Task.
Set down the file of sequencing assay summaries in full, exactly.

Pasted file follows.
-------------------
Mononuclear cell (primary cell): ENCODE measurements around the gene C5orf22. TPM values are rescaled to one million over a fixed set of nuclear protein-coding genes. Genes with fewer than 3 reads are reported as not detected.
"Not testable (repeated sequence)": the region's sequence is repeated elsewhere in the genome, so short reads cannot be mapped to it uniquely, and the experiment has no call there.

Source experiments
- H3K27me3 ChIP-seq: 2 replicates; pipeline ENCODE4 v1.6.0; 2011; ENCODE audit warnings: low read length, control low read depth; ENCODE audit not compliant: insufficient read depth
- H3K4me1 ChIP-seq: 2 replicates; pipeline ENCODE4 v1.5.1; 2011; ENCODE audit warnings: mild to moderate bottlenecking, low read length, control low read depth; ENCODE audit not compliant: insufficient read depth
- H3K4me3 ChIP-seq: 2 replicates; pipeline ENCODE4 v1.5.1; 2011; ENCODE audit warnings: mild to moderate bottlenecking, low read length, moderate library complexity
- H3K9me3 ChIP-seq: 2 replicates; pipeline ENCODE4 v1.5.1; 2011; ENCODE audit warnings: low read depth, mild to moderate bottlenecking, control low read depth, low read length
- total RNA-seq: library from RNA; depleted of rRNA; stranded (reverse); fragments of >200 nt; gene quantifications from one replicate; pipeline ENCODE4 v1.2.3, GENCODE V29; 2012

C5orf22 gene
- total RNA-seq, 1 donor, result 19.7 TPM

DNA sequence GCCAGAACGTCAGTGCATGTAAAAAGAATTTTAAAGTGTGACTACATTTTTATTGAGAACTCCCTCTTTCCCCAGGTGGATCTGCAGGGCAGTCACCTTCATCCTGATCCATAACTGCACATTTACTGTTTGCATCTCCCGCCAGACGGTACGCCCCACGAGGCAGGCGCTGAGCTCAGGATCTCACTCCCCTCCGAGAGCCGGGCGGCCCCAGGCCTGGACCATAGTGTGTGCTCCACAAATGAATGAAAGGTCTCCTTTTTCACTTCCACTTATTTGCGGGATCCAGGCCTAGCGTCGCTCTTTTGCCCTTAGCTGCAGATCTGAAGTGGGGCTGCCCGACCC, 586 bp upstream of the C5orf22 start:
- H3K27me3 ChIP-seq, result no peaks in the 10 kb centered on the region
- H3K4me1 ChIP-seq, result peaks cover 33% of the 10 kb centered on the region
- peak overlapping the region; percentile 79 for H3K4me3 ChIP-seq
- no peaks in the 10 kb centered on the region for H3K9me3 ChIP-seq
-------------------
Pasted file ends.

Mononuclear cell (primary cell): ENCODE measurements around the gene C5orf22. TPM values are rescaled to one million over a fixed set of nuclear protein-coding genes. Genes with fewer than 3 reads are reported as not detected.
"Not testable (repeated sequence)": the region's sequence is repeated elsewhere in the genome, so short reads cannot be mapped to it uniquely, and the experiment has no call there.

Source experiments
- H3K27me3 ChIP-seq: 2 replicates; pipeline ENCODE4 v1.6.0; 2011; ENCODE audit warnings: low read length, control low read depth; ENCODE audit not compliant: insufficient read depth
- H3K4me1 ChIP-seq: 2 replicates; pipeline ENCODE4 v1.5.1; 2011; ENCODE audit warnings: mild to moderate bottlenecking, low read length, control low read depth; ENCODE audit not compliant: insufficient read depth
- H3K4me3 ChIP-seq: 2 replicates; pipeline ENCODE4 v1.5.1; 2011; ENCODE audit warnings: mild to moderate bottlenecking, low read length, moderate library complexity
- H3K9me3 ChIP-seq: 2 replicates; pipeline ENCODE4 v1.5.1; 2011; ENCODE audit warnings: low read depth, mild to moderate bottlenecking, control low read depth, low read length
- total RNA-seq: library from RNA; depleted of rRNA; stranded (reverse); fragments of >200 nt; gene quantifications from one replicate; pipeline ENCODE4 v1.2.3, GENCODE V29; 2012

C5orf22 gene
- total RNA-seq, 1 donor, result 19.7 TPM

DNA sequence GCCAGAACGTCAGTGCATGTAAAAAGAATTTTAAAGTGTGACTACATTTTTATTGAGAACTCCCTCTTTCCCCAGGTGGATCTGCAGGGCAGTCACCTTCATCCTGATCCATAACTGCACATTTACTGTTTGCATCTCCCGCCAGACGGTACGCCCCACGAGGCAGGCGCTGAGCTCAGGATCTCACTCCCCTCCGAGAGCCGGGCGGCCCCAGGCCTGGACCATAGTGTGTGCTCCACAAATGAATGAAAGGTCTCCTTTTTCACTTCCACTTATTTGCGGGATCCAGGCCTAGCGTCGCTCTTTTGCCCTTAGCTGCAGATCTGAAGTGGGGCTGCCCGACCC, 586 bp upstream of the C5orf22 start:
- H3K27me3 ChIP-seq, result no peaks in the 10 kb centered on the region
- H3K4me1 ChIP-seq, result peaks cover 33% of the 10 kb centered on the region
- peak overlapping the region; percentile 79 for H3K4me3 ChIP-seq
- no peaks in the 10 kb centered on the region for H3K9me3 ChIP-seq